Lolium temulentum (darnel)
- Taxonomic Tree
- Notes on Taxonomy and Nomenclature
- Plant Type
- Distribution Table
- History of Introduction and Spread
- Habitat List
- Hosts/Species Affected
- Host Plants and Other Plants Affected
- Biology and Ecology
- Air Temperature
- Rainfall Regime
- Soil Tolerances
- Notes on Natural Enemies
- Plant Trade
- Wood Packaging
- Impact Summary
- Environmental Impact
- Impact: Biodiversity
- Social Impact
- Risk and Impact Factors
- Uses List
- Similarities to Other Species/Conditions
- Prevention and Control
- Links to Websites
- Distribution Maps
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PicturesTop of page
IdentityTop of page
Preferred Scientific Name
- Lolium temulentum L.
Preferred Common Name
International Common Names
- English: poison ryegrass
- Spanish: borrachuelo; cizana embriagante; joyo; rabillo
- French: ivraie énivrante; lyvrai
- Russian: kukol
- Portuguese: alho-bravo; joio
Local Common Names
- Denmark: heyre
- Germany: Daverende-lolch; Taumel- Lolch
- India: mochni; mostaki; ryeghas; ubban
- Italy: loglio velenoso; loglio vivace
- Japan: dokumugi
- Netherlands: dolik
- Poland: kokal
- Sweden: daarrepe
- LOLTE (Lolium temulentum)
Taxonomic TreeTop of page
- Domain: Eukaryota
- Kingdom: Plantae
- Phylum: Spermatophyta
- Subphylum: Angiospermae
- Class: Monocotyledonae
- Order: Cyperales
- Family: Poaceae
- Genus: Lolium
- Species: Lolium temulentum
Notes on Taxonomy and NomenclatureTop of page
DescriptionTop of page
Leaves are lanceolated, simple with a shiny surface, leaf blades narrowly linear, not contracted at the base, acute at apex, with smooth or scabrid margins, somewhat rough above, glabrous and smooth beneath, 10-30 cm long, 3-10 mm wide, young leaves with involute margins, ligule 1-2 mm long.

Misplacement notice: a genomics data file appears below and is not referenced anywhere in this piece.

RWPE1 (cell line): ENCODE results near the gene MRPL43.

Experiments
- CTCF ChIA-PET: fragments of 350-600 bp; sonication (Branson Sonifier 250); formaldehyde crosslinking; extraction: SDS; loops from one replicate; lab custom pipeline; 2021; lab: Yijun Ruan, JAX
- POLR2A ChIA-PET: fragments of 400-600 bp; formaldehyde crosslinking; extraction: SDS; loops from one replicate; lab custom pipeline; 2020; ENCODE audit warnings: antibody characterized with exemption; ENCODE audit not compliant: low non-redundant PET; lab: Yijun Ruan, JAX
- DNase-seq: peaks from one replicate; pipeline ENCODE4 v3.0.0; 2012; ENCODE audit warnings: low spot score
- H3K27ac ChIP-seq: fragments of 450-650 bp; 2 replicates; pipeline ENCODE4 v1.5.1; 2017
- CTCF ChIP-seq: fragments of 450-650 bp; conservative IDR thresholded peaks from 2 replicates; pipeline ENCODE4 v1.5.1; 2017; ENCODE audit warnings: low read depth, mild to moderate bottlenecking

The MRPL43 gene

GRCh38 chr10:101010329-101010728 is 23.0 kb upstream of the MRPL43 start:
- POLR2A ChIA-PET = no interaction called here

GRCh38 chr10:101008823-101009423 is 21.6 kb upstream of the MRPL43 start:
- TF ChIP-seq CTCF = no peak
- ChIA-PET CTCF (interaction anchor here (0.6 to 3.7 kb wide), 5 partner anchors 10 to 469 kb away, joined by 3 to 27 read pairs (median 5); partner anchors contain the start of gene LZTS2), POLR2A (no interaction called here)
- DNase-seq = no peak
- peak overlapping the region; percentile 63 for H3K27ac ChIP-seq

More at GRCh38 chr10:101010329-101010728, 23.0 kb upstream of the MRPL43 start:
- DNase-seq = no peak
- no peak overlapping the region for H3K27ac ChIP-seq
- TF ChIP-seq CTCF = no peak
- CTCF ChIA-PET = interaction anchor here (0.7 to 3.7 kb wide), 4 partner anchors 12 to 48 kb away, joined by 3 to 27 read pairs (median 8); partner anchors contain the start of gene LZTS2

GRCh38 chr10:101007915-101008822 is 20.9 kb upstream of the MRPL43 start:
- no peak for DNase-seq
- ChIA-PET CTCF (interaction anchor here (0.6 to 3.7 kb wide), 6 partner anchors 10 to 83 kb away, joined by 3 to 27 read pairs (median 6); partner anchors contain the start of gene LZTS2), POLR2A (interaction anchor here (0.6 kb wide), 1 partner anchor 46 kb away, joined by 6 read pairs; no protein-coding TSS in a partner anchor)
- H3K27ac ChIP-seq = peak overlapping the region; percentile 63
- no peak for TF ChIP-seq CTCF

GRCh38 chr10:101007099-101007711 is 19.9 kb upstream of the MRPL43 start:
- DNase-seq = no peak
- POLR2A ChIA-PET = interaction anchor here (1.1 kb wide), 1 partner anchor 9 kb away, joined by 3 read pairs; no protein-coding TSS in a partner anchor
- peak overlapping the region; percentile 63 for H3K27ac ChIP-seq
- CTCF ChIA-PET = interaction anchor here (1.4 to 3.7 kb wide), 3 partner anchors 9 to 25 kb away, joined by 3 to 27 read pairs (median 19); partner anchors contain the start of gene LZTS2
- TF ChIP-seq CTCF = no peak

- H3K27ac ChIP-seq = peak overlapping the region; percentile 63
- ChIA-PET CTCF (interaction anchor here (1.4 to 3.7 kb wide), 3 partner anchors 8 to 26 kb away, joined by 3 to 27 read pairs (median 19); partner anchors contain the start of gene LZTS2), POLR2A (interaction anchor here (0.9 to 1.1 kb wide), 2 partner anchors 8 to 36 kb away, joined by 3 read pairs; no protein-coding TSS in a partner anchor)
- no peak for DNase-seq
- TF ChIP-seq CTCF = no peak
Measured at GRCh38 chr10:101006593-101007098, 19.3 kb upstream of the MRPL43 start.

Inflorescence is a terminal spike, rigidly erect, 12-30 cm long with 6-30 spikelets, dorsally placed in shallow excavations along a non-articulate rachis with a zigzag shape. Spikelets 12-30 mm in length, usually with 4-10 flowers. Outer glume of the lateral spikelets usually 2.5 cm in length, as long as or longer than the entire spikelets, 7-9-nerved, thinly coriaceous with narrow membranous margins. Flowering glumes are shorter and broader, oblong, usually obtuse with an awn as long as or longer than the glume itself. Some specimens may have awnless glumes or in rare instances the whole spikelet is without awns (Bentham, 1967). The lemmas are up to 8 mm long, obtuse with awns 6-12 mm long. Palea two-keeled. Seeds elliptic-oblong in shape, grooved.
Plant TypeTop of page
Grass / sedge
DistributionTop of page
Distribution TableTop of page
The distribution in this summary table is based on all the information available. When several references are cited, they may give conflicting information on the status. Further details may be available for individual references in the Distribution Table Details section which can be selected by going to Generate Report.Last updated: 25 Feb 2021
|Continent/Country/Region||Distribution||Last Reported||Origin||First Reported||Invasive||Reference||Notes|
|-Madhya Pradesh||Present, Few occurrences||Introduced|
|-Uttar Pradesh||Present, Localized||Introduced|
|-West Bengal||Present, Localized||Native and Introduced|
|Indonesia||Present||Present based on regional distribution.|
|Denmark||Present, Few occurrences|
|Ireland||Present, Few occurrences||Introduced|
|Serbia and Montenegro||Present, Localized||Native|
|United Kingdom||Present, Widespread||Introduced|
|-California||Present||Introduced||Original citation: Hitchchock (1950)|
|-Maine||Present, Few occurrences||Introduced||Original citation: Hitchchock (1950)|
|-Texas||Present, Few occurrences||Introduced|
|-New South Wales||Present, Widespread||Introduced|
|-South Australia||Present, Widespread||Introduced|
|-Western Australia||Present, Widespread||Introduced|
History of Introduction and SpreadTop of page
HabitatTop of page
Habitat ListTop of page
|Terrestrial||Managed||Cultivated / agricultural land||Present, no further details||Harmful (pest or invasive)|